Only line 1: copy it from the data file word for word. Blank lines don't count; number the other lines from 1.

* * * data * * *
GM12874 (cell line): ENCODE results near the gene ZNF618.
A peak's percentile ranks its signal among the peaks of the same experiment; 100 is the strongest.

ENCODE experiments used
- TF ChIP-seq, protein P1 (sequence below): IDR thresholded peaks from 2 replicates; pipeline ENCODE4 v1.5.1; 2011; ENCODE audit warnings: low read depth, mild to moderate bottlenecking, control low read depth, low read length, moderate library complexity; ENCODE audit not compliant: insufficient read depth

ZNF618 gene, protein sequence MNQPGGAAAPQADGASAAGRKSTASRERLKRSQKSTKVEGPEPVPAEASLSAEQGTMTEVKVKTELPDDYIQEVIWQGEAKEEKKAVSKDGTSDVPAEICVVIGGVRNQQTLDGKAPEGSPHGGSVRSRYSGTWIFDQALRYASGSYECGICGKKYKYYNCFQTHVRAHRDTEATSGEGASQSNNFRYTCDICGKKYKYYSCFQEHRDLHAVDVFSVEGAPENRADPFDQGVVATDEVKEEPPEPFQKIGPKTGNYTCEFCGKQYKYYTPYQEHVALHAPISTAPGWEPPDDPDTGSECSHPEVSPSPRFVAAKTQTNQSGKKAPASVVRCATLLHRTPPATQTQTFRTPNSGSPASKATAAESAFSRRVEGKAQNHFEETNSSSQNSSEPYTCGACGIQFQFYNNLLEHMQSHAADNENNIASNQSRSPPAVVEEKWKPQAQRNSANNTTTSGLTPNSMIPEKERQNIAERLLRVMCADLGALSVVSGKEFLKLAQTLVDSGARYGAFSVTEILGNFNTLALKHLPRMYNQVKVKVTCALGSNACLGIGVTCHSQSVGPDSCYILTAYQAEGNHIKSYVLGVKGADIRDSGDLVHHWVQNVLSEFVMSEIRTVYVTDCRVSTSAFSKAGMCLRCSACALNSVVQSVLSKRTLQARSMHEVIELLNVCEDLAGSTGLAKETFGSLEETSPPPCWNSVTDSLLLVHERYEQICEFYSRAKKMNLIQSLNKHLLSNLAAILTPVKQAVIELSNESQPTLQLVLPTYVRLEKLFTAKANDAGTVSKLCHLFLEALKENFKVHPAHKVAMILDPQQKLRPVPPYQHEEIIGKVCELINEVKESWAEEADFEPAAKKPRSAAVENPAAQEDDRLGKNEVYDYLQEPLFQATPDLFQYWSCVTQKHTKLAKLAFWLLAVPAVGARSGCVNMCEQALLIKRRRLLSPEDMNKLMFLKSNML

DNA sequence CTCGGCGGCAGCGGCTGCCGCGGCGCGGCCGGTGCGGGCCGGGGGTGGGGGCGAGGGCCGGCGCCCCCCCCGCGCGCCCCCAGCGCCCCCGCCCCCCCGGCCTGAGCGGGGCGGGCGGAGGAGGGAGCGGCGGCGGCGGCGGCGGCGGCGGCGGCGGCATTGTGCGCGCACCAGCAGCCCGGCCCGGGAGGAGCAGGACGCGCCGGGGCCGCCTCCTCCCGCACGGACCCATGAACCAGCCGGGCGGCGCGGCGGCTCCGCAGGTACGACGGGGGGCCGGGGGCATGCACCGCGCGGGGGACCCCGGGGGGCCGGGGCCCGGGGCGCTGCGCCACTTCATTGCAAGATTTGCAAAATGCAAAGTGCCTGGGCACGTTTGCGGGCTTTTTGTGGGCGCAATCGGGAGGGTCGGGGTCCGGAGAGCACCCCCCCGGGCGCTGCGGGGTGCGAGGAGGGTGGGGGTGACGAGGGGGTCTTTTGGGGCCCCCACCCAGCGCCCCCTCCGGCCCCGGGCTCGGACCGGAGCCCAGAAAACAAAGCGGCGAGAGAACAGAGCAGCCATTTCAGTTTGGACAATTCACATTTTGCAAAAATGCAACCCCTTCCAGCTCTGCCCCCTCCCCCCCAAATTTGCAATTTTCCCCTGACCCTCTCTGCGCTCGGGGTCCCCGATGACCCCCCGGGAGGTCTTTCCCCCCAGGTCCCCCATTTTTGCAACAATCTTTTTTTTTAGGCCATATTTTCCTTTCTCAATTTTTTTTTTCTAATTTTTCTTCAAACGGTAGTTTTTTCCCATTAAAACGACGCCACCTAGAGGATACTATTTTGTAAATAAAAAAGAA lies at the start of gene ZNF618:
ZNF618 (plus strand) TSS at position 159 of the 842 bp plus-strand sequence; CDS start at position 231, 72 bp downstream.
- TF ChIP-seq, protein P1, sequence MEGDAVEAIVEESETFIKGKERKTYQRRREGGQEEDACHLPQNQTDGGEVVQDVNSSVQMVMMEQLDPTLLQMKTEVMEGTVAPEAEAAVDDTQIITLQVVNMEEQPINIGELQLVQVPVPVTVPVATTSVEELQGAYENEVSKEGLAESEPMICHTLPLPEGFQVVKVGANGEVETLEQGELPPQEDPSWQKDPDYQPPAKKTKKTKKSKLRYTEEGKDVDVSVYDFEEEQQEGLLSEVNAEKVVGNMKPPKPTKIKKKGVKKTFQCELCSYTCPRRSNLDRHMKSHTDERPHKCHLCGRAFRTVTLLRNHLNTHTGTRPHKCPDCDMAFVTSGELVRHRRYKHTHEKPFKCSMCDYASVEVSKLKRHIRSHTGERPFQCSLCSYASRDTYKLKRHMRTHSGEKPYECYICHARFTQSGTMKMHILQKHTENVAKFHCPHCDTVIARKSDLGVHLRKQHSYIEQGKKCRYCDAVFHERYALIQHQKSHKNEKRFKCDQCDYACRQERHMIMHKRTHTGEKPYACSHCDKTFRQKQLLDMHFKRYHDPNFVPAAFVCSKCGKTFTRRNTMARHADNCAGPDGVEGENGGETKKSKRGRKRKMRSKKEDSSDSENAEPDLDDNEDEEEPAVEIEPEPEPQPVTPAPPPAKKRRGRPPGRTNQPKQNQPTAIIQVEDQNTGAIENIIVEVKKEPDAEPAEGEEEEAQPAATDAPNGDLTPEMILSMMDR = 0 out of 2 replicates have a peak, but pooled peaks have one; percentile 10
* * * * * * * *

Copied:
GM12874 (cell line): ENCODE results near the gene ZNF618.